An Oil Crossroad in the Cross Hairs
August 15, 2008
The current fighting in Georgia brings out many ghosts of the past. Gori, an obscure town on the major east-west highway across Georgia that came under Russian attack this week, was previously known mostly as the birthplace of one Joseph Stalin. And it is Stalin’s deliberately complex borders for the republics of the Soviet Union that is the putative cause of this conflict.
A little-known fact is that Stalin started his political career by organizing the oil workers of Baku in Azerbaijan on the Caspian, which supplied half of the world’s oil at the turn of the twentieth century, and in the Georgian Black Sea oil port of Batumi, through which the oil was transited to Europe. This history, however, was not lost on two wily veterans of Soviet politics: Georgian Eduard Shevardnadze, a former foreign minister of the Soviet Union, and the Azerbaijan leader, Heydar Aliyev, a Soviet-era deputy prime minister and Politburo member.
When their native lands had independence thrust on them with the collapse of the Soviet Union, they ended up as presidents of newly independent Georgia and Azerbaijan after rather circuitous routes. Oil is the one means by which these two countries can hope to establish and maintain their political and economic independence.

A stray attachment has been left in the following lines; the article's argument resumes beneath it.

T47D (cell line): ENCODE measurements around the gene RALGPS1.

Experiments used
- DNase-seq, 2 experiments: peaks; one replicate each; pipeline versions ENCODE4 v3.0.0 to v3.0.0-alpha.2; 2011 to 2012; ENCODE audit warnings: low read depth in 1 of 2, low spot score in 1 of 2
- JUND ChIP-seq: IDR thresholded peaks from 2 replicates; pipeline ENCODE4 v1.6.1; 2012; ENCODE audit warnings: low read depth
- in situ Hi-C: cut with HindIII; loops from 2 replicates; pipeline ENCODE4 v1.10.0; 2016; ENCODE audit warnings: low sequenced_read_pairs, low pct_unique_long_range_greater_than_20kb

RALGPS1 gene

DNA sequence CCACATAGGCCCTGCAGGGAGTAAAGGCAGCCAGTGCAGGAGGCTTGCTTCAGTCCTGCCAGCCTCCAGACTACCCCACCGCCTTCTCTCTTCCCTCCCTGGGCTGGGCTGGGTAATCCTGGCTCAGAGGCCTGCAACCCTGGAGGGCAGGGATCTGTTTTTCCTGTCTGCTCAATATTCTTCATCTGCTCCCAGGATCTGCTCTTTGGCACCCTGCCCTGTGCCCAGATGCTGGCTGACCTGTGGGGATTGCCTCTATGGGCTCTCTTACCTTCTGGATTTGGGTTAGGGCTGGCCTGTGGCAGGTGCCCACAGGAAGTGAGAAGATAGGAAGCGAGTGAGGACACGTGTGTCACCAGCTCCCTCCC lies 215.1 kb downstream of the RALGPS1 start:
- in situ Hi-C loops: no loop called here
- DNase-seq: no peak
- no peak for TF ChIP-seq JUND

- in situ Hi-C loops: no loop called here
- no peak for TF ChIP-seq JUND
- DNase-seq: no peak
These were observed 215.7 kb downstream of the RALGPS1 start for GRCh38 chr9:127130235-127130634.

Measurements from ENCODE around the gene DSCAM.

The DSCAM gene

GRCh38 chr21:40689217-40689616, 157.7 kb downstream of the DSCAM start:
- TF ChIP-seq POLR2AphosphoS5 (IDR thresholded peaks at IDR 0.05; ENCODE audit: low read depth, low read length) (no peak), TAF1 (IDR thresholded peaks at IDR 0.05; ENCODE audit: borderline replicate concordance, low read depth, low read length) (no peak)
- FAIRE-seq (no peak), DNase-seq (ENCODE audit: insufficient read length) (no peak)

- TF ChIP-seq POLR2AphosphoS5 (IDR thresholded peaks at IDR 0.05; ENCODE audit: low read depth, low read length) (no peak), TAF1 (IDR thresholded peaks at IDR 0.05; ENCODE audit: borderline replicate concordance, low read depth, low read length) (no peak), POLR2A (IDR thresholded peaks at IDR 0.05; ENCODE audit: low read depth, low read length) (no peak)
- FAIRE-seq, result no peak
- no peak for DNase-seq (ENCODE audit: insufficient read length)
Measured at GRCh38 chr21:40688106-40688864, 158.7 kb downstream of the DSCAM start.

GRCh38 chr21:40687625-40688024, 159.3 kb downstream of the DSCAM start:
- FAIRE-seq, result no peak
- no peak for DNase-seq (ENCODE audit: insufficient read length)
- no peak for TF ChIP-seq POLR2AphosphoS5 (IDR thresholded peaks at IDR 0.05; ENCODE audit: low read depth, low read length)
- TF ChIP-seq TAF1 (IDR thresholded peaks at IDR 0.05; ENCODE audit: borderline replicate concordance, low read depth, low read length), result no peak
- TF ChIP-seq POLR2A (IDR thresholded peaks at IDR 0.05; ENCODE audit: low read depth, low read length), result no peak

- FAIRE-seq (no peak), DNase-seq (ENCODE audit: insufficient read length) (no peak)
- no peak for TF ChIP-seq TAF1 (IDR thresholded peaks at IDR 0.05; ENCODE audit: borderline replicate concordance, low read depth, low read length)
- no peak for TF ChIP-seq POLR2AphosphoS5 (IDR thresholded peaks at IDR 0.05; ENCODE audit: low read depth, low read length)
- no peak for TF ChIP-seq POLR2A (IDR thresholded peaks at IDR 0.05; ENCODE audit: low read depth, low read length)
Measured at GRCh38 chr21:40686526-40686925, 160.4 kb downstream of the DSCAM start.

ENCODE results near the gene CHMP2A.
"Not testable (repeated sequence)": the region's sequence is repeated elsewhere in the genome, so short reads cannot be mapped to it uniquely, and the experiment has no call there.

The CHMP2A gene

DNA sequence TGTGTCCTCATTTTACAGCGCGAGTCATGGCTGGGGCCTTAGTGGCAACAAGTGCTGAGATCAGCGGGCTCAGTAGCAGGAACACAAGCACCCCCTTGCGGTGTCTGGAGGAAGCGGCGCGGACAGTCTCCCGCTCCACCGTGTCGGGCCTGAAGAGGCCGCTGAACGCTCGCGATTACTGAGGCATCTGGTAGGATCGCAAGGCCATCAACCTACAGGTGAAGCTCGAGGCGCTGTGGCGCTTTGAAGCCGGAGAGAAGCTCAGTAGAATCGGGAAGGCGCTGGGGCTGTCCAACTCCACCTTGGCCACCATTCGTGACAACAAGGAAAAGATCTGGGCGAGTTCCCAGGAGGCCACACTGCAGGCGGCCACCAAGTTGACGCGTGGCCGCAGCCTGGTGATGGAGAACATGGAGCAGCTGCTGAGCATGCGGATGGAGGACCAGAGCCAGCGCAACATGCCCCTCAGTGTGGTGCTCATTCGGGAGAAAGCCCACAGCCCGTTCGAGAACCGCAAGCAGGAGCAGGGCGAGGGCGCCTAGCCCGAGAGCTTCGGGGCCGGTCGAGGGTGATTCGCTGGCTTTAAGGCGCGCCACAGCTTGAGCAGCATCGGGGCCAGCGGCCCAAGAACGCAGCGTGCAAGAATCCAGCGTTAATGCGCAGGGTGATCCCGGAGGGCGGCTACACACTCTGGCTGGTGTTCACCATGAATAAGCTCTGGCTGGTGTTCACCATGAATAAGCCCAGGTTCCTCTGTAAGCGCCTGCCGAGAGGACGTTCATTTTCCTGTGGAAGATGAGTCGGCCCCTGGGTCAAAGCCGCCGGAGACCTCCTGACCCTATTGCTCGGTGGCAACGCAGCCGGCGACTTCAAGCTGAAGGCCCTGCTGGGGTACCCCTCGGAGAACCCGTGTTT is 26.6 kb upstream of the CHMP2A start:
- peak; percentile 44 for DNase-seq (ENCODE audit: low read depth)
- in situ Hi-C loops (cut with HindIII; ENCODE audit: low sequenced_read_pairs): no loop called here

The Soviets woefully mismanaged and exhausted Azerbaijan’s oil resources. When world-class offshore oilfields were discovered, they were left unexploited because the Soviets lacked technical expertise and capital. Western oil companies were eager to develop these fields for production. But Azerbaijan is landlocked on an inland sea, and all existing pipelines pointed north to Russia. This is where Georgia, Azerbaijan’s Caucasus neighbor, came in. In order for the Caspian region to again become a source of oil supply to world markets, Georgia had to resume its traditional role as a transit corridor. [...]